These prosaic tasks are all that link the husk of Allan Henry to the man he was in 1981: an optimistic young father with a promising career as an electrician in the Royal Australian Air Force. He insists on mowing and washing-up as if they were the last threads of his humanity, just as he clings to the mundane routine of daytime snoozes, endless doctors' appointments and pottering around that form his twilight existence.
Allan Henry is 46. His wife says he looks 65. It breaks her heart. "Our plan was that we'd still be enjoying ourselves in middle age. The kids would be gone and we could travel. Tomorrow's our 25th wedding anniversary. But there's no party - he can't go to parties any more," says Kathleen Henry, a slim, tanned, intelligent woman who comes from generations of RAAF stock.
"We know they are all dead men walking. It's a reality we all have to face and come to terms with. I know it sounds hard and callous. But it's true. They are dead men walking:"
Allan Henry is slowly, prematurely, painfully fading away because the air force that he loved poisoned him. It exposed him to a multitude of highly toxic chemicals that were used to clean and re-seal the faulty fuel tanks of Australia's fleet of Fill strike-bombers from 1973 until 2000. Since 1981, when he began experiencing mood swings, depression and crippling headaches while working on the planes, Henry's health has steadily declined. He's had dozens of carcinomas removed, his joints have seized, his respiratory and immune systems are shot and for 14 years he suffered weeping lesions all over his body. In 1999, the doctors told Kathleen and their three children, Allan wouldn't survive the year.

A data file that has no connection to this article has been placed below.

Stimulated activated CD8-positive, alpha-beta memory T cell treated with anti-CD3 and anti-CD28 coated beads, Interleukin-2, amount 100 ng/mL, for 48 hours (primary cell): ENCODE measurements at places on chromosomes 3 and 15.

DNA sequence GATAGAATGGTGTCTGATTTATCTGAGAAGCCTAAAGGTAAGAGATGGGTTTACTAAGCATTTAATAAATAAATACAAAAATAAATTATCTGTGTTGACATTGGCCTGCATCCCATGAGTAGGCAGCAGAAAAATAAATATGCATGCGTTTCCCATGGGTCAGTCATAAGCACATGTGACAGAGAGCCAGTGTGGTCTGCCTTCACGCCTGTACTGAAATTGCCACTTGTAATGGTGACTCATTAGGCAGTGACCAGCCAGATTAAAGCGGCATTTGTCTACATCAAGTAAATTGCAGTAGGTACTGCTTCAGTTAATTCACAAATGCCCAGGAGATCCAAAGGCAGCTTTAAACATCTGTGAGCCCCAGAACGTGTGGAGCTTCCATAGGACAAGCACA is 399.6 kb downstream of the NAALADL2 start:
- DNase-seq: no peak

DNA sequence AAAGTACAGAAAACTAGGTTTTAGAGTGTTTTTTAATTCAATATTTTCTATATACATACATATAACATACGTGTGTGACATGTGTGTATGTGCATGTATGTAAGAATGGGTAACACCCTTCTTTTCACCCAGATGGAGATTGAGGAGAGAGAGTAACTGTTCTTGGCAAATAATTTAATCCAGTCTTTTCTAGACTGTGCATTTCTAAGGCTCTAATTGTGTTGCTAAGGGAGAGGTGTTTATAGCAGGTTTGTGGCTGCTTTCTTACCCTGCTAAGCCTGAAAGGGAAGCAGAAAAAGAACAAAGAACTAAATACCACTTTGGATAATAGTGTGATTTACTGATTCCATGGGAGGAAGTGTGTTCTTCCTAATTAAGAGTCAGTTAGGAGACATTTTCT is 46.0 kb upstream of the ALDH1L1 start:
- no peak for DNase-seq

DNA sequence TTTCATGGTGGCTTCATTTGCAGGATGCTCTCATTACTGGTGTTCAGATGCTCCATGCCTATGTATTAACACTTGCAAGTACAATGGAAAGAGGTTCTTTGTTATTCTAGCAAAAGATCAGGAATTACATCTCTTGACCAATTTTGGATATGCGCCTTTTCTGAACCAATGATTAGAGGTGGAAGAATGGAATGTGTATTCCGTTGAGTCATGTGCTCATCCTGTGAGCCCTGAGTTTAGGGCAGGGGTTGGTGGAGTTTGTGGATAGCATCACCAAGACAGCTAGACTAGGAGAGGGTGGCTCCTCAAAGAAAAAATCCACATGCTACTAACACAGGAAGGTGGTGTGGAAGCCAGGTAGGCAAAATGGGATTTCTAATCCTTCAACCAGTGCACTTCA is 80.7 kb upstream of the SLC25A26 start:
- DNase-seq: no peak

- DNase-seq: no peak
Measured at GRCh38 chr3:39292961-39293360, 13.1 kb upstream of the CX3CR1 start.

But on he fights - as one of at least 400, but by some estimates as many as 800, seriously ill victims of a scandal that resulted from a mind-boggling, negligent and deadly failure in the RAAF's chain of command. It is clear that RAAF commanders at Amberley Air Force base near Ipswich, west of Brisbane, where the Fllls are based,
They didn't just allow two generations of technicians to work with chemicals they knew to be potentially deadly. They made them. Their health, it seems, was a small price to pay to keep the Fllls airborne.
Countless former servicemen who worked on the de-seal/re-seal (DSRS) program at Amberley have died of dreadful diseases. Some have taken their own lives. Other seriously brain-damaged men, lost inside the Kafkaesque maze that is Australia's military compensation system, are frustrated to the point of suicide.
Brothers in Arms
The Government's Game
Story by Paul Daley. Published in The Bulletin. Permission for use given.
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